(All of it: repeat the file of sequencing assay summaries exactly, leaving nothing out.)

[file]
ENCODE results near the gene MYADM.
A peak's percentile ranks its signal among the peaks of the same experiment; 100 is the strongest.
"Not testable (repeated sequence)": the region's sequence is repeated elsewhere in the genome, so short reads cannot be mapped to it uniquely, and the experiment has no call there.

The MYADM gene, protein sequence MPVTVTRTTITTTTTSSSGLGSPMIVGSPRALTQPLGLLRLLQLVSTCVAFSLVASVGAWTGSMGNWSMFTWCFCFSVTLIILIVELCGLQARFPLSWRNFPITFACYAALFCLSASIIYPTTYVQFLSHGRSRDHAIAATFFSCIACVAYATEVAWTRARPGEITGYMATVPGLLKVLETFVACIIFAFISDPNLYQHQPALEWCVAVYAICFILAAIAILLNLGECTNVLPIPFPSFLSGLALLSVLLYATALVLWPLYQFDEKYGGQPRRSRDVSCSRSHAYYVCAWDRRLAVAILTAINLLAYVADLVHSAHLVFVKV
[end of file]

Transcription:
ENCODE results near the gene MYADM.
A peak's percentile ranks its signal among the peaks of the same experiment; 100 is the strongest.
"Not testable (repeated sequence)": the region's sequence is repeated elsewhere in the genome, so short reads cannot be mapped to it uniquely, and the experiment has no call there.

The MYADM gene, protein sequence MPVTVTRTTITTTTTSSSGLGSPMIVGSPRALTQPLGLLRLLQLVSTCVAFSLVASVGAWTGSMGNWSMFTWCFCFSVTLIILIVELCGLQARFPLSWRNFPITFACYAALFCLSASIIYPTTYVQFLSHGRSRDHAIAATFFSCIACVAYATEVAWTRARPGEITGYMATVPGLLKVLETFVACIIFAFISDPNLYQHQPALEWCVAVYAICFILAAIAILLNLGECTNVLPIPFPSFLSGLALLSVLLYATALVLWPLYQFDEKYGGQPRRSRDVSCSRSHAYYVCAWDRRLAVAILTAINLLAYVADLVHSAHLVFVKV